It seems that we’ve all had the supposed benefits of traditional retirement accounts pounded into our heads. And while they do have some benefits, they also have some downsides that no one ever talks about. Let’s take a look at the potential liability these accounts face. 

Many states have laws that protect retirement accounts from lawsuits. Some states allow retirement accounts to been fully exempt from judgements. Others allow you to exempt only part of your retirement account.  However, even if your state’s laws exempt the entire account from creditors, you’re not completely out of the woods. 

Long-term Care

Long-term care is expensive. Many folks either 1) plan for using benefits ahead of time to pay for long-term care; or 2) end up using benefits after they’ve spent down all their money on long-term care. Obviously, planning ahead to qualify for benefits such as Medicaid to pay the cost of long-term care can help to preserve hard-earned money and property. 

The thing about Medicaid or any other long-term care benefit such as VA Pension Benefits, is that they are “means based,” meaning that you can only have a certain amount of assets if you want to qualify. This tends to turn many people off and keep them from applying for a potentially helpful benefit because they assume they must be indigent to qualify. 

That’s not entirely true. There are many assets you can keep e.g. a home, a car, life insurance, prepaid funeral etc., and still qualify.  What most people don’t know, however, is that your retirement account is an asset that counts against you for long-term care benefit qualification. Thus, if you have a substantial amount of assets in your retirement account, you may be disqualified from having your long-term care paid for. 

Estate Tax

Not everyone is subject to the estate tax. In fact, your gross estate must reach a certain value at the time of death before it can be subject to federal estate tax–this is called the “estate tax threshold.” For the last few years, the estate tax hasn’t been a factor for most. However, the threshold is subject to being lowered and will be lowered in the very near future. This means that more and more folks could be subject to significant taxation of their estate before those assets pass to their loved ones. 

I mentioned “gross estate” above. This refers to how the amount of assets one has at death are calculated to determine whether they are over the threshold. If your “gross estate” is over a certain amount (the threshold), you get taxed. 

That begs the question of what assets are included in the gross estate calculation. Despite some misunderstanding to the contrary, your retirement account will be included in that amount. Therefore, if you have substantial assets in a retirement account at the time of your death, it could \subject your entire estate to taxation.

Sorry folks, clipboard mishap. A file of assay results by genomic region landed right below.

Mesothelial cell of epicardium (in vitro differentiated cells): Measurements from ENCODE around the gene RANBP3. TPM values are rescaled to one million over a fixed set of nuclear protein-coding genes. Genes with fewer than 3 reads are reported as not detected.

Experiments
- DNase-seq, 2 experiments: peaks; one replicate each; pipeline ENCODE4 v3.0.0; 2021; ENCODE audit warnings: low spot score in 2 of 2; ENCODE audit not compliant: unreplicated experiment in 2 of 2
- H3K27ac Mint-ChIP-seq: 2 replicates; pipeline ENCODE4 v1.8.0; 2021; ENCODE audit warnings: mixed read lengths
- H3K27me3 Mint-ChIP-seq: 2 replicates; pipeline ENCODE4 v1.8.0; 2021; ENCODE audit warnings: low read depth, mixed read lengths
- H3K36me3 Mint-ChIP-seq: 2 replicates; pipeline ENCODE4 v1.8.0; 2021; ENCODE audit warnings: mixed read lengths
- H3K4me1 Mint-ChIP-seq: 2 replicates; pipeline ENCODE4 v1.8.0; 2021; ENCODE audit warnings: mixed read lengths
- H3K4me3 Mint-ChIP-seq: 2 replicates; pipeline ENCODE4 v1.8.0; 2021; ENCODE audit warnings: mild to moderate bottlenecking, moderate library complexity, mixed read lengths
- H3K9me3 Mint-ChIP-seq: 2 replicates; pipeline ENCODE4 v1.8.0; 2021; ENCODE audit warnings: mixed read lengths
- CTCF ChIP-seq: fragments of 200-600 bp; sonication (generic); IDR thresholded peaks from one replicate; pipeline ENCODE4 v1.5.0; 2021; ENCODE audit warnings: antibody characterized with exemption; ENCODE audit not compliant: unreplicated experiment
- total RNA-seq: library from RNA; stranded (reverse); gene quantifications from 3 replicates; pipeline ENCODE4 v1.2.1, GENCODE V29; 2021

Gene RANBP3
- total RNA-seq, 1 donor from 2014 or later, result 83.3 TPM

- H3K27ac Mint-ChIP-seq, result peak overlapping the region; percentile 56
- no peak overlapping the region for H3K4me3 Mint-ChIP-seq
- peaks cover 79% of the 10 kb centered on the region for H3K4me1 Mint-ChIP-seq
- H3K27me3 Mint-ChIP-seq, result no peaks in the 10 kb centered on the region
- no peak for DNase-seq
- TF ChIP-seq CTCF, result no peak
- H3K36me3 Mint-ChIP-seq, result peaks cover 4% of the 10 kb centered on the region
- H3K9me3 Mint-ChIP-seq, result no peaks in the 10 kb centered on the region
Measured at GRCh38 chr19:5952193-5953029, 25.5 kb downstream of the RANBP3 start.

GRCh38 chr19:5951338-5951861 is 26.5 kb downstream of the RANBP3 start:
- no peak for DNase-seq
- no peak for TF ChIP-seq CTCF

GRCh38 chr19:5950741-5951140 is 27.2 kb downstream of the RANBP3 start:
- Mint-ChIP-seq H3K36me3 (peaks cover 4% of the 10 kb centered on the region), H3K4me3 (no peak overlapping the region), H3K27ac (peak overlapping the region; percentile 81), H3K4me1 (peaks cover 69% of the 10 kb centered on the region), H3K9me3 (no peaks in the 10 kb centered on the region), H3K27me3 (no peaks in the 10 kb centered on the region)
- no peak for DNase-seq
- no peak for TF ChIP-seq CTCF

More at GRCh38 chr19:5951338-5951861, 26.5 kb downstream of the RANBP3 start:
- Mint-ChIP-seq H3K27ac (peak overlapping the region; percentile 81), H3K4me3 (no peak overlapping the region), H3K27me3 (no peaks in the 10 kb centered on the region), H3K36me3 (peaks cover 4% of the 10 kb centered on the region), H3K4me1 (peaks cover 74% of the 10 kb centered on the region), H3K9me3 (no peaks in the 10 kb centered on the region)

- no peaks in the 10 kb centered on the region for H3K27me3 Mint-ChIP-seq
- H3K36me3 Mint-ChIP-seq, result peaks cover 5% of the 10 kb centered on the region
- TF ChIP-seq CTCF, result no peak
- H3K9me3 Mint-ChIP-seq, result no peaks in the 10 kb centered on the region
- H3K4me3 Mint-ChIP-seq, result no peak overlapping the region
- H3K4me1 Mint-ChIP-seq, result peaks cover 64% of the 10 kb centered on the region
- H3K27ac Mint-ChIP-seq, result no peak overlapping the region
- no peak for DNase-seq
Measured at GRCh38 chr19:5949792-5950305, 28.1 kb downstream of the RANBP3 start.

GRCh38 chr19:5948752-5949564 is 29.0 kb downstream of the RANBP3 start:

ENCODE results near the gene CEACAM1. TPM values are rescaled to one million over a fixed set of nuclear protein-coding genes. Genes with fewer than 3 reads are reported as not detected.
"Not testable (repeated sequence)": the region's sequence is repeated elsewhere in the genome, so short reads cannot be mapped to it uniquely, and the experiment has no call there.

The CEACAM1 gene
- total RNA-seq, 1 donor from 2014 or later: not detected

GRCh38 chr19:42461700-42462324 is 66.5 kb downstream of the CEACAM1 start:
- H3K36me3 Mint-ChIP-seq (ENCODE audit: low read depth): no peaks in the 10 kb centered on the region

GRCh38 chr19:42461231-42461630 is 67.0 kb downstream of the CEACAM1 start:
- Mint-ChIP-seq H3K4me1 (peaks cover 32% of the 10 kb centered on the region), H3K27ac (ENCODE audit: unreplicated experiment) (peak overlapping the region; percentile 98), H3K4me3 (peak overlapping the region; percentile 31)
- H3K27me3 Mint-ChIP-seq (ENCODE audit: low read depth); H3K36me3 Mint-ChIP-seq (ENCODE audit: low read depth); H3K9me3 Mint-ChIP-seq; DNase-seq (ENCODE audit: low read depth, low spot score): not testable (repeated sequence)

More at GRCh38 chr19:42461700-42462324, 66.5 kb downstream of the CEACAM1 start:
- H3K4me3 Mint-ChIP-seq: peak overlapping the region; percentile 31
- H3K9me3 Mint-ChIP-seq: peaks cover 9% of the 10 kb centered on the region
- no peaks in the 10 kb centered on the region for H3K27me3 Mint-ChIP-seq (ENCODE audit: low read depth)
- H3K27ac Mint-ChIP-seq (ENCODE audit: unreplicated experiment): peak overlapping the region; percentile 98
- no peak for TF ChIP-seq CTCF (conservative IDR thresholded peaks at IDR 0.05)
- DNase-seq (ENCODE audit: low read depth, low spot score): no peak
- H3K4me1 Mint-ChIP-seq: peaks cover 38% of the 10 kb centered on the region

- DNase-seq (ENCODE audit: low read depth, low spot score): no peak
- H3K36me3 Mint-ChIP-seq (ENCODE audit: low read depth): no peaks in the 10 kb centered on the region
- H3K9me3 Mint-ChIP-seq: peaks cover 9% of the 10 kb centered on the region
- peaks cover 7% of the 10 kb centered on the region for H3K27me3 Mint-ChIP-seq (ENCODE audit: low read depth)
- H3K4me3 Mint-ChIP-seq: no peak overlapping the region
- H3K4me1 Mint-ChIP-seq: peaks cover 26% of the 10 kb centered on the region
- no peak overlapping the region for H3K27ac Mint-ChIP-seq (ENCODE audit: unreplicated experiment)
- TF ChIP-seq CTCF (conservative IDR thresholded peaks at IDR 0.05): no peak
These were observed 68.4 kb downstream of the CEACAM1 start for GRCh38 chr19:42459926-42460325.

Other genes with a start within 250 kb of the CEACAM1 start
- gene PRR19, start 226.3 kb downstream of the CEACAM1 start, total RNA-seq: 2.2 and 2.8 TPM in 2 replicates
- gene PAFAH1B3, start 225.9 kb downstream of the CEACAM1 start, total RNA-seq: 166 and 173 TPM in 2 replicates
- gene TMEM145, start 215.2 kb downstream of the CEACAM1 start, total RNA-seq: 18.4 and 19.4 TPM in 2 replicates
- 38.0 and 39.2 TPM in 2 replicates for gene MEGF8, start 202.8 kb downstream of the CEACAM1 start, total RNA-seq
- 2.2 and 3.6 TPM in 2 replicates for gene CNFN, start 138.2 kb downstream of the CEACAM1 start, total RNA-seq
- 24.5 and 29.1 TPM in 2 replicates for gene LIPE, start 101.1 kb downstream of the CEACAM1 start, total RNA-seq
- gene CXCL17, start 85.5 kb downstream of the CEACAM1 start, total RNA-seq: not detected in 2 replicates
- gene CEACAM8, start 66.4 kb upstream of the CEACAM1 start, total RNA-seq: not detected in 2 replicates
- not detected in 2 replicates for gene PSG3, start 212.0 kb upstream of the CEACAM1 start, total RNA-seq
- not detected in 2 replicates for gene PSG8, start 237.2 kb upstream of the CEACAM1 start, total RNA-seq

What makes Traditional Retirement Accounts Potentially Dangerous?

Let’s say you either need long-term care or you are trying to avoid the estate tax. In either instance, let’s say that you have substantial assets in a traditional retirement account. Based on your goal, you want to lower the number in that account. So, what’s the solution? You should move the money out of there, right?

Well, here’s the kicker. If you move the money, that means you must take it out of the traditional retirement account. And that means you must pay the tax on the money. Sounds scary right?

Here’s the thing, somebody at some point will have to pay the tax on that money anyway (maybe your child at a higher rate). If you move the money to something that can protect it, like a trust, then you pay the tax and get it over with. You also have the potential of qualifying for much needed long-term care benefits. However, if you wait, you could end up using the money in the retirement account to pay for long-term care while paying the tax everytime you make a payment to the facility. Furthermore, waiting could result in a hefty estate tax. 

Traditional retirement accounts may not be the holy relics that they have been  advertised to be. While they have their benefits, they are not without their flaws. If you have questions about retirement accounts and how to protect them, give the experienced attorneys at McIntyre Elder Law a call today  704-259-7040. 

Brenton S. Begley

Estate Planning & Elder Law Attorney